Dalibor Kačmář: Cyber attack precedes conventional attack
While contemporary armed conflicts are still being fought in a conventional manner using conventional weapons, in addition to this classic physical battlefield, more and more attention is shifting to a new type of battlefield, which is cyberspace. Sophisticated cyber-attacks target not only critical infrastructure, but far more often state institutions, companies and specific individuals, where such threats can effectively damage an adversary without the use of a single bullet. In the next episode of our discussion show CZ DIALOGY, we talked to Dalibor Kačmář, Director of Technology Standards at Microsoft, about how the Czech Republic is protected from cyber attacks, what potential threats we face and how to build an effective defence in cyberspace.
Video: Interview with Dalibor Kačmář, Director of Technology Standards at Microsoft / CZ DEFENCE
There are a lot of attacks on the Czech Republic as a NATO member country in the geopolitical context. "There is enough room to improve many things. But I think the Czech Republic is relatively well protected. If only because we have a large number of organisations that deal with cyber defence, whether, say, in the state sector or ultimately in the military environment," says Dalibor Kačmář. We wondered who the enemy actually is – is it individuals, groups, organisations? "Cybercrime is evolving to a large extent. If we look back many years, it might have been individuals or some organised groups with their own goals, whether economic or political," says Kačmář. According to him, cybercrime today is actually an industry where it is not easy to untangle the connections. Special groups specialise in different parts of the cyber spectrum. "Today the work is divided into different parts. The groups are cooperating with each other. Each of them is good in his or her area and a basically legitimate - if you can call it that - business is created. For example, there are specialists or groups that are dedicated to attacking some infrastructure, for example, stealing identities. But they do not continue with the attack and then sell the stolen identities. Someone else knows why they need those identities and what they want to do with them, and they carry out some successful or less successful attack. But that may not be the end of the operation either," Kačmář explains.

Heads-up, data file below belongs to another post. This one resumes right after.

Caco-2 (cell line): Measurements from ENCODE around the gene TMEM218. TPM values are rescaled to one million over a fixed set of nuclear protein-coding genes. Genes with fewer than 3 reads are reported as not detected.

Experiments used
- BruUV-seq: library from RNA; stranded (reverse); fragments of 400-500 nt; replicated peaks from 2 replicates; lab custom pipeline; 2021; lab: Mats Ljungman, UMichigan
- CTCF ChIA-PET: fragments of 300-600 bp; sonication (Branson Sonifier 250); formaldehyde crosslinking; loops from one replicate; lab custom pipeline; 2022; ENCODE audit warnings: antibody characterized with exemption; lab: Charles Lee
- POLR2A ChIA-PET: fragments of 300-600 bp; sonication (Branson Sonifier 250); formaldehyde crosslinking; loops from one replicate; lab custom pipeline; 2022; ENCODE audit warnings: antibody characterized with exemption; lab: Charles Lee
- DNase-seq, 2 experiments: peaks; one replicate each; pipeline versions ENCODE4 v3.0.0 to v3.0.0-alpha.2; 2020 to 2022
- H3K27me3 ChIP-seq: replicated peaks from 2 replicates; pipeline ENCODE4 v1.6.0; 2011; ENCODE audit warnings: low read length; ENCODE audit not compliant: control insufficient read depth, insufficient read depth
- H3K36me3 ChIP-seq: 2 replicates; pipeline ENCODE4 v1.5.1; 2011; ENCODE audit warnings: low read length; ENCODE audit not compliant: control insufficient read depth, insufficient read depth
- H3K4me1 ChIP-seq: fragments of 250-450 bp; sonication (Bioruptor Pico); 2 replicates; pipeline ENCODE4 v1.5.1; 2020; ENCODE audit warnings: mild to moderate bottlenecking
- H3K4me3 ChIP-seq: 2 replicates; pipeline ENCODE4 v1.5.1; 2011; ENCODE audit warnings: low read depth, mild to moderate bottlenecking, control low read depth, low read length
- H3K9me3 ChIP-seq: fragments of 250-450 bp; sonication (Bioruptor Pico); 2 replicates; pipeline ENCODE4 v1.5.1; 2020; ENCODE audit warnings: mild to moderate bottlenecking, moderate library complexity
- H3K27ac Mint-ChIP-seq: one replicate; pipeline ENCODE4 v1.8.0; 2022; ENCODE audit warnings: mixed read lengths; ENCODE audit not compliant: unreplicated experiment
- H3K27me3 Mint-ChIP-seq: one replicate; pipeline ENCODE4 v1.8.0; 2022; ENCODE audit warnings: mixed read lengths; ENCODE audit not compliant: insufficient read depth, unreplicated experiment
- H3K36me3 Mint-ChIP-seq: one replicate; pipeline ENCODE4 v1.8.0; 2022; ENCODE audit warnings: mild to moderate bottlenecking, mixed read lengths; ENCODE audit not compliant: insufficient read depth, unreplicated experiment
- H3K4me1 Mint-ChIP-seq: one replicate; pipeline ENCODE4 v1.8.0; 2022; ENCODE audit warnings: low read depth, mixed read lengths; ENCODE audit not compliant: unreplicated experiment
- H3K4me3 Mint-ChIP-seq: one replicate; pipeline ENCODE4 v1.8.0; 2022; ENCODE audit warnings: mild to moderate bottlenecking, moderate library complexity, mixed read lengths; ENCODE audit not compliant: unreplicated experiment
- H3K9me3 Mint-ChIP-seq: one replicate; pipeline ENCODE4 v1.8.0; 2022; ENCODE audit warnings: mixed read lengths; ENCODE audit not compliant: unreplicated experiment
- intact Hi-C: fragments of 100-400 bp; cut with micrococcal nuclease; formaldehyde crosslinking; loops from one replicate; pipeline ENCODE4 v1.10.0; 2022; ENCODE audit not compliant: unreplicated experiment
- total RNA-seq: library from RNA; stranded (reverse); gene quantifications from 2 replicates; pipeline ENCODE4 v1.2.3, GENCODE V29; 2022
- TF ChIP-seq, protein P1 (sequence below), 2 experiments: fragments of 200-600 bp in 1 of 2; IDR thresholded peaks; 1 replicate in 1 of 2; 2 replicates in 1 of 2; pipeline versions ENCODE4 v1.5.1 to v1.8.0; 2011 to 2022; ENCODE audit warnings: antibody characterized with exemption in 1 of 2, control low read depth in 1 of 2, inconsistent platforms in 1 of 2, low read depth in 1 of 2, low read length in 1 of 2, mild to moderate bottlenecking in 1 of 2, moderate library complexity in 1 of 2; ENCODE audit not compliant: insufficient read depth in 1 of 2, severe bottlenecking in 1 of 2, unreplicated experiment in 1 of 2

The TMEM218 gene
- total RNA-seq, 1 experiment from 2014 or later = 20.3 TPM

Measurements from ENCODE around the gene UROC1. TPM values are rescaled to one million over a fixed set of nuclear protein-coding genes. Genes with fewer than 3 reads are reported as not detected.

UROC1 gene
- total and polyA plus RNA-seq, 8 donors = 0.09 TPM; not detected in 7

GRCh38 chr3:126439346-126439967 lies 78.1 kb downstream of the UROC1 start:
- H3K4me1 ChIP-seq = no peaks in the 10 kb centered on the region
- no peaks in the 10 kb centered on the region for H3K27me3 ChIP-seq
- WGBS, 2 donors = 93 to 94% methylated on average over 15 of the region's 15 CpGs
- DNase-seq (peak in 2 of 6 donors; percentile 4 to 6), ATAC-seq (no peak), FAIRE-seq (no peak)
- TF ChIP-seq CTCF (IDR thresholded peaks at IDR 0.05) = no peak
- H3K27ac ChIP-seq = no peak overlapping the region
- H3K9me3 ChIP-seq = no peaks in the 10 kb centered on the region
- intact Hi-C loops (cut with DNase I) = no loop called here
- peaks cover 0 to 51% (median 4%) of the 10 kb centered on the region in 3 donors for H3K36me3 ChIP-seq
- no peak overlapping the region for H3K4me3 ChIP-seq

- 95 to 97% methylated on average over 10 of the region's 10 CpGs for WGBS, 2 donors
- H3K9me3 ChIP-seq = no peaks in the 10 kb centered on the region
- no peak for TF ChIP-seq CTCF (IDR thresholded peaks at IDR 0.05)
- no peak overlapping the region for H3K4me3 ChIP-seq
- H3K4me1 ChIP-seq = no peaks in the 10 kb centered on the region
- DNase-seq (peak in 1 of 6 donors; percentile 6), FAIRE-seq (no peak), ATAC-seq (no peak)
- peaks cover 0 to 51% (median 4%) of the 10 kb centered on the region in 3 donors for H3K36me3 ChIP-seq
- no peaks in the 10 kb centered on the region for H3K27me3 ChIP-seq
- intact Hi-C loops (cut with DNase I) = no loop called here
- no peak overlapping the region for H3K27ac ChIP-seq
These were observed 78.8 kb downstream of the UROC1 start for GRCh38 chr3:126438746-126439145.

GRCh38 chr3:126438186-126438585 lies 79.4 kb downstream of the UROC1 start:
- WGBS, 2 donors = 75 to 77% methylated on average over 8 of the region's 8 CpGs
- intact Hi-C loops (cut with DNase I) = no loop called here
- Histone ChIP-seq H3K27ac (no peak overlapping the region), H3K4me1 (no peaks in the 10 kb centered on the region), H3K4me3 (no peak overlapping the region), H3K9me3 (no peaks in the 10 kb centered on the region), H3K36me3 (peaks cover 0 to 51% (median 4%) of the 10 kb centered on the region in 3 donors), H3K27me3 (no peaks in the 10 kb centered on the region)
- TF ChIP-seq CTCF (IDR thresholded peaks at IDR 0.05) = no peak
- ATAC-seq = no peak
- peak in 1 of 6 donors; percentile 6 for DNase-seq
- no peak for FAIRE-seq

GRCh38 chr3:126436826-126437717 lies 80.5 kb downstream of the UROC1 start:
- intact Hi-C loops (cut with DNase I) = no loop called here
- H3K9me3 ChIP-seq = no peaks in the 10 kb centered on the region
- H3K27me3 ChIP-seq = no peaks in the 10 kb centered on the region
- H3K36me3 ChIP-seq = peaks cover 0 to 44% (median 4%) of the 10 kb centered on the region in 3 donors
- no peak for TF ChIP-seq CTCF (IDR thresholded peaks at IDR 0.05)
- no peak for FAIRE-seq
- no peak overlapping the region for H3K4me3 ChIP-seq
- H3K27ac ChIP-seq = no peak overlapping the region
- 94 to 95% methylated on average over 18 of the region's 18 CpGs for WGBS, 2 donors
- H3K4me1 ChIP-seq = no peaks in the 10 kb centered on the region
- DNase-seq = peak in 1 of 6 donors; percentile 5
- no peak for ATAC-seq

Part of defending against a potential cyber-attack is the very important compliance of employees with security rules. Any external access to a company or institution's system is a problem and a weak point. "What is happening in the cyber scene today is that attackers are not breaking in, they are logging in," says Kachmar, who adds: "If I liken it to house burglaries, they don't break down our front door, they steal the keys and enter the house in a perfectly legitimate way. It's far less detectable. If I have the keys and I'm the person who is privileged, then because of my privileges, the attacker has a much easier role to move around in the system. Why I say this is that most attacks today are done through identity theft. That said, if there's one area where I would like to do some more protection, it's in the area of securing identities." There are a number of tools that can identify an individual's behaviour, for example. "If somebody logs in one minute from the Czech Republic, the next minute from India, the next minute from Russia, etc., that is obviously suspicious. Such behaviour cannot be legitimate. Today, we have defensive systems that can not only technically protect against identity breaches, but also track and monitor an individual's behaviour. They check if the behaviour is different and indicates some attempt to break in or, heaven forbid, if there is already movement in the IT system, which is the next step after a successful penetration," explains Kačmář.